Essential oils are not new – plants and herbs have been used for thousands of years. The ancient Egyptians used sandalwood, cedar, and myrrh for embalming. Through the distillation process, essential oils are wrung out of everything from lemon peel, cinnamon bark, ginger rhizomes, juniper berries, anise seeds, and lavender flowers.
By placing a few drops of oil from a site like http://www.wearelivingitout.com on a cotton ball, it is easy to place a scent in any nook and cranny. Stinky rooms are conquered, and stressed nerves are relaxed. But did you know there is so much more you can achieve with essential oils? Take a look at how using them can improve your life.
When you spray a room using a commercial room or air freshener, do you wonder what else is being added to your air? Or, do you have a bottle of hand sanitizer in your purse or glove box, but worry about added dyes and fragrances? There really is a way to save money, still have an awesome hand sanitizer or air freshener product that works, and not die from the added dyes and toxic chemicals.
Travel Hand Sanitizer
Don’t just stop there – look for more ways to go green using essential oils when you do laundry, clean your home, or wash dishes.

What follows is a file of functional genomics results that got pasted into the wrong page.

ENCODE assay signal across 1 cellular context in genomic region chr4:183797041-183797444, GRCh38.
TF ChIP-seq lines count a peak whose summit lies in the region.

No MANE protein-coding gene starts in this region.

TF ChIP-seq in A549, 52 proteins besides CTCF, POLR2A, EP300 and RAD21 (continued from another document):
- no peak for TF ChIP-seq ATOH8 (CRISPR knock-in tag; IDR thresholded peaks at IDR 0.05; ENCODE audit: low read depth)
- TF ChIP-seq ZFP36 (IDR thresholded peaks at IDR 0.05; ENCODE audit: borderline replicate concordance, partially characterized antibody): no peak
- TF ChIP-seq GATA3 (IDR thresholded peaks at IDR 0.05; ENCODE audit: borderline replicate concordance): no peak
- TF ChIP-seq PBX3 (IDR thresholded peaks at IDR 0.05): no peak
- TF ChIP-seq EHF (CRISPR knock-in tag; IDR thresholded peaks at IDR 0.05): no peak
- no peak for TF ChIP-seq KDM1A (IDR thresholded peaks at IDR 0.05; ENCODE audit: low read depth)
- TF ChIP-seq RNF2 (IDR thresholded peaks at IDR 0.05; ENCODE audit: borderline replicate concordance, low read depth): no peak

In The Kitchen
You can put your essential oil to work in the kitchen – and not just for cleaning or disinfecting. Cooking with essential oils adds incredible flavor to just about anything. Before you start cooking up a storm, make sure your oil is labeled therapeutic-grade, and includes supplemental facts to indicate nutritional value. Not all essential oils are pure enough to be ingested.
Start out using just one drop of oil, and increase from there until you reach your favorite level of flavor. Make sure you add them at the end of cooking if you want the therapeutic benefits – high heat extinguishes them.
Rather than using whole lemons or limes for cooking, one or two drops of essential oil provide just as much flavor. Plus, you save money instead of buying expensive fruit that does not last long. Oils last for years in a cool, dark place. Use citrus oil in place of zest and juice.
In savory dishes, substitute one drop of oil for one teaspoon of dried herbs. Thyme, oregano, marjoram, and rosemary are strong, and can be simmered for a while to tone down the flavor a bit. Add more mild herbs like sage, basil, bay and celery at the end of cooking.
3. Baking extracts
You can use essential oils when you make candy, cookies, cakes, and other sinful delights. Instead of one teaspoon of extract, use ¼ teaspoon oil such as peppermint, clove, almond, cinnamon, vanilla, and lavender.